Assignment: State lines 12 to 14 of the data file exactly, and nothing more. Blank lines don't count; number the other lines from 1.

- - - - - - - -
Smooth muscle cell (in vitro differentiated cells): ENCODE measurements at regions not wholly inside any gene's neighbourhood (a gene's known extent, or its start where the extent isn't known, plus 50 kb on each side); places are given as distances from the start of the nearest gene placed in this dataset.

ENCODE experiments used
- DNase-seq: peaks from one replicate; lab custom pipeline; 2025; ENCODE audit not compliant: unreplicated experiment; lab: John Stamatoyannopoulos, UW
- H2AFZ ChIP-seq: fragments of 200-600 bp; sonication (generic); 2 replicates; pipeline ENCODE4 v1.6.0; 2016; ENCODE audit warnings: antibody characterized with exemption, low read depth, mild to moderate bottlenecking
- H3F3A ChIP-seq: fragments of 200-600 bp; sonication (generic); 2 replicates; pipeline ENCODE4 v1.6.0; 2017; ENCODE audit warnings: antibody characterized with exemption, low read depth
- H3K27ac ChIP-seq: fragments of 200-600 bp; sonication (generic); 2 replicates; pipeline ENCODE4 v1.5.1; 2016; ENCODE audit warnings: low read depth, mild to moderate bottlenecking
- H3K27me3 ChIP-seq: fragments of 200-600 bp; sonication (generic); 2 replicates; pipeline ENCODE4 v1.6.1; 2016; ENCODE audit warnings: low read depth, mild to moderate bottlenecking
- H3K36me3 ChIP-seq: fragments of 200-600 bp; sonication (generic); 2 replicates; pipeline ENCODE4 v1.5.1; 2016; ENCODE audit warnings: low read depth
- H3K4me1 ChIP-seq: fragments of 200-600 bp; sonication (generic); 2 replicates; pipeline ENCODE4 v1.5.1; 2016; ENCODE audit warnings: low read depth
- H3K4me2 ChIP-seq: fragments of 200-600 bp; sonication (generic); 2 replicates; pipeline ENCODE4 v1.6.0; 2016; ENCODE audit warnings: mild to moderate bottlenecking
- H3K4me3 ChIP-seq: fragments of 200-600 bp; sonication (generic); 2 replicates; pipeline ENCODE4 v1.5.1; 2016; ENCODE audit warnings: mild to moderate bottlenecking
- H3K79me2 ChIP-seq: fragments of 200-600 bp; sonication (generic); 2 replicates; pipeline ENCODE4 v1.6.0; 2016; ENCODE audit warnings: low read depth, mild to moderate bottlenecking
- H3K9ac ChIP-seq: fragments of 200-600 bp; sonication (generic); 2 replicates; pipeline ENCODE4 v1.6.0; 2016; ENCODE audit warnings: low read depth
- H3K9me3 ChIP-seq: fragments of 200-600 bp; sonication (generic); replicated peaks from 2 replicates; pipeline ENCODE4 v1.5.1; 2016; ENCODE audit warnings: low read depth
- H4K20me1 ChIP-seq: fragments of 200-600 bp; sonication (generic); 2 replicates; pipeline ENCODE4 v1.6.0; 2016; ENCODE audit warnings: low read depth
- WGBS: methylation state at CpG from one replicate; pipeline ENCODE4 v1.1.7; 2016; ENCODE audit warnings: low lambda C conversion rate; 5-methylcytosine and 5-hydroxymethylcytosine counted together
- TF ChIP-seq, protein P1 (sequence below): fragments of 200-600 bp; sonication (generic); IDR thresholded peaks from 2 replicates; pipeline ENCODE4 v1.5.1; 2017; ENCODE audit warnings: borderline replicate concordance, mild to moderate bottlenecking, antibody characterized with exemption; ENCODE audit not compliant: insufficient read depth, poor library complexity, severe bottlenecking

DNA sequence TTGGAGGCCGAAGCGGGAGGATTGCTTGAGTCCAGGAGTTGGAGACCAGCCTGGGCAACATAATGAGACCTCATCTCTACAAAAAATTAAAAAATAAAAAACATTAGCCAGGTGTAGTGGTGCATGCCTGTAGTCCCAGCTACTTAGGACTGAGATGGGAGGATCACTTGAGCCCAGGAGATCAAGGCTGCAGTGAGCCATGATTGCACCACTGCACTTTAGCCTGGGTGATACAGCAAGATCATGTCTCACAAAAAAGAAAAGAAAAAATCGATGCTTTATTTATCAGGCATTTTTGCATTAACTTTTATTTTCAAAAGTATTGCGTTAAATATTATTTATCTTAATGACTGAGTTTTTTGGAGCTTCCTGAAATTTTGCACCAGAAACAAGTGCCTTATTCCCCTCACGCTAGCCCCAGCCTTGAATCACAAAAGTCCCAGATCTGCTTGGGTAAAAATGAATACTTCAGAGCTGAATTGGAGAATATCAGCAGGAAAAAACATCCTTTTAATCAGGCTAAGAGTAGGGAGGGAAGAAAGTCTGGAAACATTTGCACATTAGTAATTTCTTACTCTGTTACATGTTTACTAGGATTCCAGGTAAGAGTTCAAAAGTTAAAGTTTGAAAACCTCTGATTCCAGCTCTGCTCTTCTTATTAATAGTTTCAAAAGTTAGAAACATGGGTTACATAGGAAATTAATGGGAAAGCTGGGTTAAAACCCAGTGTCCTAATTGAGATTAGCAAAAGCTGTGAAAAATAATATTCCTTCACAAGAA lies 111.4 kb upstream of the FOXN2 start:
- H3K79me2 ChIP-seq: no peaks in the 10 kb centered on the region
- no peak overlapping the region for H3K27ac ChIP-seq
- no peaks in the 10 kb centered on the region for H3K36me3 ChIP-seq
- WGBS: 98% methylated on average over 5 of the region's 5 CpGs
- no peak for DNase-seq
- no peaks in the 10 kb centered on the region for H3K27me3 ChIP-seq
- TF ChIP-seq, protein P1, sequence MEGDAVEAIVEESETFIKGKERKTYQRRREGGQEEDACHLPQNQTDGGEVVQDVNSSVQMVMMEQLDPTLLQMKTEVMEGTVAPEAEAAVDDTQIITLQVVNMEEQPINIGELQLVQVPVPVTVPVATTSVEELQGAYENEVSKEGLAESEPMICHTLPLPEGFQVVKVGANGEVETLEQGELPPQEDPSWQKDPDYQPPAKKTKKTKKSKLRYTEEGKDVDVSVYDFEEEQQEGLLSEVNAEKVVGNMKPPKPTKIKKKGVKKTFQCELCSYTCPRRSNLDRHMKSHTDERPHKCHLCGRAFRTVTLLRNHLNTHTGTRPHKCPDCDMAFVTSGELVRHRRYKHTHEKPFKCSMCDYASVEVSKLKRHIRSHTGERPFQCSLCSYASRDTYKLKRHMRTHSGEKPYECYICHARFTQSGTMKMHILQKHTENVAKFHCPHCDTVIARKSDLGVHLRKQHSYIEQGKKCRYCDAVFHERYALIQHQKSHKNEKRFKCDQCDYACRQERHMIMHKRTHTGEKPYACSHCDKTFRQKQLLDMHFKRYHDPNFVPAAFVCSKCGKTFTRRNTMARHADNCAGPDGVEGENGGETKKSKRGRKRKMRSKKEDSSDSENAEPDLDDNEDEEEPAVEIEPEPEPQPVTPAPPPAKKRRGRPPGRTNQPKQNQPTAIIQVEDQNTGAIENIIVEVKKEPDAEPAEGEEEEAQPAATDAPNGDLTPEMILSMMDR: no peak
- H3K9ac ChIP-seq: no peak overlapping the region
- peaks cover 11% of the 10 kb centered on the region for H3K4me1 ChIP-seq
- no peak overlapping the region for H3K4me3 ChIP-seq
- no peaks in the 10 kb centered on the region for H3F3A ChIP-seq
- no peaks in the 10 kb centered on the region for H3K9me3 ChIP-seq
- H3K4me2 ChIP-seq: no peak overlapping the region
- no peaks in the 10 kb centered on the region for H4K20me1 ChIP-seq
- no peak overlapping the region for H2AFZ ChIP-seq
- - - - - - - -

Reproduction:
- H3K79me2 ChIP-seq: fragments of 200-600 bp; sonication (generic); 2 replicates; pipeline ENCODE4 v1.6.0; 2016; ENCODE audit warnings: low read depth, mild to moderate bottlenecking
- H3K9ac ChIP-seq: fragments of 200-600 bp; sonication (generic); 2 replicates; pipeline ENCODE4 v1.6.0; 2016; ENCODE audit warnings: low read depth
- H3K9me3 ChIP-seq: fragments of 200-600 bp; sonication (generic); replicated peaks from 2 replicates; pipeline ENCODE4 v1.5.1; 2016; ENCODE audit warnings: low read depth